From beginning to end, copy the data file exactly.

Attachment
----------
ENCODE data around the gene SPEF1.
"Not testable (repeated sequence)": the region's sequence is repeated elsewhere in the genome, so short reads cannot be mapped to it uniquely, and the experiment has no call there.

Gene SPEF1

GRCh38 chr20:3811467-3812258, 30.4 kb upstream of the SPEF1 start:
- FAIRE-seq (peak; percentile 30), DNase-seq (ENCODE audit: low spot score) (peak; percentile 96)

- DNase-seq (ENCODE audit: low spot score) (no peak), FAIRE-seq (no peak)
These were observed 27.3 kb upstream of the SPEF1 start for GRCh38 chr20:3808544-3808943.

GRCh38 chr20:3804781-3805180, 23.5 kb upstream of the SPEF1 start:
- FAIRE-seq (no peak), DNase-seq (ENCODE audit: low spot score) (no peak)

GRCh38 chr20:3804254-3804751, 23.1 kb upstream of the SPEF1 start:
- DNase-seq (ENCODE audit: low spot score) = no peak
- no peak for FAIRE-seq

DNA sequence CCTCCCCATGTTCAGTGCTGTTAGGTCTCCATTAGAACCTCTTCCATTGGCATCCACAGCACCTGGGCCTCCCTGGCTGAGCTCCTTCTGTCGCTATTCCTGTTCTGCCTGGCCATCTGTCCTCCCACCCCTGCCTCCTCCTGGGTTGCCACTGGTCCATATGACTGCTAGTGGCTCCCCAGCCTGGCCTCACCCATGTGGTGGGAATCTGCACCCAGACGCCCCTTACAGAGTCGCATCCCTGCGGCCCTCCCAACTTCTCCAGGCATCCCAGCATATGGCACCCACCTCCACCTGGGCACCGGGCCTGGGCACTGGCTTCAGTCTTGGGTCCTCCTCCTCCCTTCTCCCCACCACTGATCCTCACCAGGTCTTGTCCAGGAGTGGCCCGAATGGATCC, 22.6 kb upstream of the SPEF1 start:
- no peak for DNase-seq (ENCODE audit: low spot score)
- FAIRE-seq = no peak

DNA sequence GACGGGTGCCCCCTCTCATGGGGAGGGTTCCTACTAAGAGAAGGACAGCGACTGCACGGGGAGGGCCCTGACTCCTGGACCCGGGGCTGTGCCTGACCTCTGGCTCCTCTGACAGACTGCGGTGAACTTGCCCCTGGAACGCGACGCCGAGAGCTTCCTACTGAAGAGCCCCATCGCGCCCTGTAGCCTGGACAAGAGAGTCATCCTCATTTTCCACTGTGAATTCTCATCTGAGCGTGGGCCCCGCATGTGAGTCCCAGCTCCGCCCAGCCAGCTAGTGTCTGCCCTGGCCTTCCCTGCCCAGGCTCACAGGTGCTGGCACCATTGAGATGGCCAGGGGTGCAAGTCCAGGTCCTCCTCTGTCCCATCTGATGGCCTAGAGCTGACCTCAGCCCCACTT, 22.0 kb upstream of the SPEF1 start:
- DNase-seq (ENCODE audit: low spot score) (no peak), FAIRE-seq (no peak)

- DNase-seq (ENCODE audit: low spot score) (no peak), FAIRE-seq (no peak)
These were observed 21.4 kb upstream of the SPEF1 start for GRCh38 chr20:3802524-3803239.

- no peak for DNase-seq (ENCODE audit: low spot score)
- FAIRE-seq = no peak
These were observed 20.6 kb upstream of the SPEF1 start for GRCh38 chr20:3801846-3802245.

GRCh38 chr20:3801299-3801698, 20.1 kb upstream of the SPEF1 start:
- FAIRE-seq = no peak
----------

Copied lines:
ENCODE data around the gene SPEF1.
"Not testable (repeated sequence)": the region's sequence is repeated elsewhere in the genome, so short reads cannot be mapped to it uniquely, and the experiment has no call there.

Gene SPEF1

GRCh38 chr20:3811467-3812258, 30.4 kb upstream of the SPEF1 start:
- FAIRE-seq (peak; percentile 30), DNase-seq (ENCODE audit: low spot score) (peak; percentile 96)

- DNase-seq (ENCODE audit: low spot score) (no peak), FAIRE-seq (no peak)
These were observed 27.3 kb upstream of the SPEF1 start for GRCh38 chr20:3808544-3808943.

GRCh38 chr20:3804781-3805180, 23.5 kb upstream of the SPEF1 start:
- FAIRE-seq (no peak), DNase-seq (ENCODE audit: low spot score) (no peak)

GRCh38 chr20:3804254-3804751, 23.1 kb upstream of the SPEF1 start:
- DNase-seq (ENCODE audit: low spot score) = no peak
- no peak for FAIRE-seq

DNA sequence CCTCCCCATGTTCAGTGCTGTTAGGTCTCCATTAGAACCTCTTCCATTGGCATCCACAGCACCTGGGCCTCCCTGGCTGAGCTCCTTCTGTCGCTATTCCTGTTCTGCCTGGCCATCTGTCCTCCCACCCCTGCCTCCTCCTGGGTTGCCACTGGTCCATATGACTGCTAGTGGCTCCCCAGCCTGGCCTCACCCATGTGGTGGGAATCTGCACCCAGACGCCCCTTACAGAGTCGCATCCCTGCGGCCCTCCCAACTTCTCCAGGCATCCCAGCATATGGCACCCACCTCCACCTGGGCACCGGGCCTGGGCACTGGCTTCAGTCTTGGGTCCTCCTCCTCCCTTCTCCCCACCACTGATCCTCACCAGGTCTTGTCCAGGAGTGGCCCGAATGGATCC, 22.6 kb upstream of the SPEF1 start:
- no peak for DNase-seq (ENCODE audit: low spot score)
- FAIRE-seq = no peak

DNA sequence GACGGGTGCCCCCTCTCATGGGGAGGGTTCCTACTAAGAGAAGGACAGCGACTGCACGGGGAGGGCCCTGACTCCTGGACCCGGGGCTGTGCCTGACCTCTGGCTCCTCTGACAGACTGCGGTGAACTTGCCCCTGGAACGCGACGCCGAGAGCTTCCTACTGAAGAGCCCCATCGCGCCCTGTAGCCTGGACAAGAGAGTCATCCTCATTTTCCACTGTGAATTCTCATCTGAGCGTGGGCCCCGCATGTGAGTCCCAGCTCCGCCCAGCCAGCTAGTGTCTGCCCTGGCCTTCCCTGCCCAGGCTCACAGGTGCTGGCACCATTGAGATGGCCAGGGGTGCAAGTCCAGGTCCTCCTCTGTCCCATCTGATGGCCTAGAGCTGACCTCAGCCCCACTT, 22.0 kb upstream of the SPEF1 start:
- DNase-seq (ENCODE audit: low spot score) (no peak), FAIRE-seq (no peak)

- DNase-seq (ENCODE audit: low spot score) (no peak), FAIRE-seq (no peak)
These were observed 21.4 kb upstream of the SPEF1 start for GRCh38 chr20:3802524-3803239.

- no peak for DNase-seq (ENCODE audit: low spot score)
- FAIRE-seq = no peak
These were observed 20.6 kb upstream of the SPEF1 start for GRCh38 chr20:3801846-3802245.

GRCh38 chr20:3801299-3801698, 20.1 kb upstream of the SPEF1 start:
- FAIRE-seq = no peak